The National Highway Traffic Safety Administration has finally given green light to the first self-driving shuttle in Northern Virginia. The federal body issued a six-month waiver for testing on March 9th.
The tiny and smart vehicle will connect the Dunn Loring-Merrifield Metro station to the Mosaic District. It will be the first of its kind on public roads across the region. The approval came after months of work.
Residents have received news on testing of the shuttle as they prepare for the summer closure of their subway station.
A ‘Prototype’ for Full-Size Bus
In the new millennium, technology has made a lot of innovations once unthinkable a reality. Vehicles that self-control have, too, ceased to be ‘only a dream’ in the process. There seems to be, though, still time before those vehicles could be introduced to regular traffic.
Recently, there were efforts in the Commonwealth towards offering a full-size version of the current vehicle to the service of Virginians. Those efforts have failed to produce the results its campaigners, including several Virginia state officials and Hampton Roads Transit (HRT) hoped for. The latest on that front is currently a wait-and-see approach. A successful operation of the Dominion’s vehicle, however, may serve an example for similar and bigger projects in the near future, while strengthening the campaigners’ stand against naysayers.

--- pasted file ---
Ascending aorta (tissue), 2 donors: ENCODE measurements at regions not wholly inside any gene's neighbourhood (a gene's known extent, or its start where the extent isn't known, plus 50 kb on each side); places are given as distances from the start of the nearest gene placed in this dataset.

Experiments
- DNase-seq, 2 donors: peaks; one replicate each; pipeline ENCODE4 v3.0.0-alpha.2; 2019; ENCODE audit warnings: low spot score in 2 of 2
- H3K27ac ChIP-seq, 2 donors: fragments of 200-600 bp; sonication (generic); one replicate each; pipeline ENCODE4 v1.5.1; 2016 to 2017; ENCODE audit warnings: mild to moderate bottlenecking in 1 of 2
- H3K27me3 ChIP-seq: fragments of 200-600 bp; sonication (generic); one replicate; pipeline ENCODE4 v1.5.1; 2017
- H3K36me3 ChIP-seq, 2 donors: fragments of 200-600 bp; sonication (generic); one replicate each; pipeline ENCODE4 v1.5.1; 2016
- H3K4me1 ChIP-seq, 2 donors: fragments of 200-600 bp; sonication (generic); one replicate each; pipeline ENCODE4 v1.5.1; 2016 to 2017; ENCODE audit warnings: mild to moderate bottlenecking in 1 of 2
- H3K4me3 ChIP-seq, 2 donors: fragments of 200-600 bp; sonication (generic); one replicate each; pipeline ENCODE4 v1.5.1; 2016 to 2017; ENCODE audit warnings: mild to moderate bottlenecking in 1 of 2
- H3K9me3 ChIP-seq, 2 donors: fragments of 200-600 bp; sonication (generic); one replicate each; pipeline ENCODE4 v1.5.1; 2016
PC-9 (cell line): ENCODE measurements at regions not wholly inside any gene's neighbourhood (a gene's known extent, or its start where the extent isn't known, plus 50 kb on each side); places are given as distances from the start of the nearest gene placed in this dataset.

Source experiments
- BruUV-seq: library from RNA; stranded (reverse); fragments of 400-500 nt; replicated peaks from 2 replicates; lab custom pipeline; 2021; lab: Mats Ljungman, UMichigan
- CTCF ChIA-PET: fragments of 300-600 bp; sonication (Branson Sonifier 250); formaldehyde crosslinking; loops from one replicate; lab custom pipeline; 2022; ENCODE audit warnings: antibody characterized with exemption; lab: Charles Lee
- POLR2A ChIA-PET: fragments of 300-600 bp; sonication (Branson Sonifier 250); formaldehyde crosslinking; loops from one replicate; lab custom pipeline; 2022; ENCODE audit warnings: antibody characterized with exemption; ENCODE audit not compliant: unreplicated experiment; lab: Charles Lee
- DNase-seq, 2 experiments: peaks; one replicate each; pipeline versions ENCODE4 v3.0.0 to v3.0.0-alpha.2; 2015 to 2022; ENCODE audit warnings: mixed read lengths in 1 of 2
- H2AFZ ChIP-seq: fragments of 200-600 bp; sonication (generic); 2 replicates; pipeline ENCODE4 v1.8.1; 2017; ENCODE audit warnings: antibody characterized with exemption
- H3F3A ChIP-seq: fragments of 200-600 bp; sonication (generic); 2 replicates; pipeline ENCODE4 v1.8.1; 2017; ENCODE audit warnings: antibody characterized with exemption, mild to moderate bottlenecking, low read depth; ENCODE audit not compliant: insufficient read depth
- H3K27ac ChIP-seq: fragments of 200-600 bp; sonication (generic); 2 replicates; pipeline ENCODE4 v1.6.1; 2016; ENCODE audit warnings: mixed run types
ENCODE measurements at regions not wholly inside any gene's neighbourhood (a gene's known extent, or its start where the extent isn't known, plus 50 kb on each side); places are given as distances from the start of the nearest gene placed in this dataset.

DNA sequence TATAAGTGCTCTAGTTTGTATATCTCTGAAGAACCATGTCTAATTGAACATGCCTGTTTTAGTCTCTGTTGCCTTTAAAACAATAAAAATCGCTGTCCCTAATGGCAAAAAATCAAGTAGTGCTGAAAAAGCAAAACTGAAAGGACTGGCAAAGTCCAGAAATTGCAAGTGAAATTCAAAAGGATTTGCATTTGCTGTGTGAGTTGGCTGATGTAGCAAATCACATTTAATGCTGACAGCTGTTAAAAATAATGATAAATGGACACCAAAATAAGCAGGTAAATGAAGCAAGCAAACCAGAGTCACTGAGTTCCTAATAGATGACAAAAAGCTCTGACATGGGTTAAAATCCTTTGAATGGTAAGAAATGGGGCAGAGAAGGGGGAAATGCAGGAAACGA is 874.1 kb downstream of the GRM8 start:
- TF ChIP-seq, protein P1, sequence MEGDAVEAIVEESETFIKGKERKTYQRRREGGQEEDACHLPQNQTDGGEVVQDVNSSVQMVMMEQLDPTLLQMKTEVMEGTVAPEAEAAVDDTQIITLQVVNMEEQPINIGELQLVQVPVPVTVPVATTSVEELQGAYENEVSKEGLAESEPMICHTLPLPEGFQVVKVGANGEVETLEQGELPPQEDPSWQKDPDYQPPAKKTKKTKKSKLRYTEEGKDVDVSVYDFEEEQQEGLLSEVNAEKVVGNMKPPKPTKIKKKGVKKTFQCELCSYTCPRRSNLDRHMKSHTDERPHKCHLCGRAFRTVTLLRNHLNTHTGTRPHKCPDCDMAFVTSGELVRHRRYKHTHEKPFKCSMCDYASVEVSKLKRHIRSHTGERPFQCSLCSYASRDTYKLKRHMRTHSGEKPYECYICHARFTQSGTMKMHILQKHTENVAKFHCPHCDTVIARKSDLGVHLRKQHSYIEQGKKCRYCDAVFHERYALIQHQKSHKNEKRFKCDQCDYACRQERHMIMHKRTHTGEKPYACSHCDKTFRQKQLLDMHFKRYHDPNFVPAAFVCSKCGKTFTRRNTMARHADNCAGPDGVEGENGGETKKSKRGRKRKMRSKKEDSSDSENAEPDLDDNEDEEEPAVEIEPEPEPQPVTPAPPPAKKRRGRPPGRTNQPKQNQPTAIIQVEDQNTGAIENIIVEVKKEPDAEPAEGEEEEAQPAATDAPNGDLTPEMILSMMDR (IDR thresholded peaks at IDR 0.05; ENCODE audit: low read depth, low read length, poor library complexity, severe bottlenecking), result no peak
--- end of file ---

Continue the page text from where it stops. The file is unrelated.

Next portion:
Challenges Remain for Bigger Projects
Besides safety, insurance and maintenance costs have also proved major issues for the full-size model. HRT was quoted a price of more than half of its total annual insurance budget just for three such buses.
The near testing phase and the following operation of Fairfax’s shuttle, therefore, has the potential to offer more insights into the working of vehicles that rely on little or no human input. It might then be possible to push for an expansive project with smaller costs.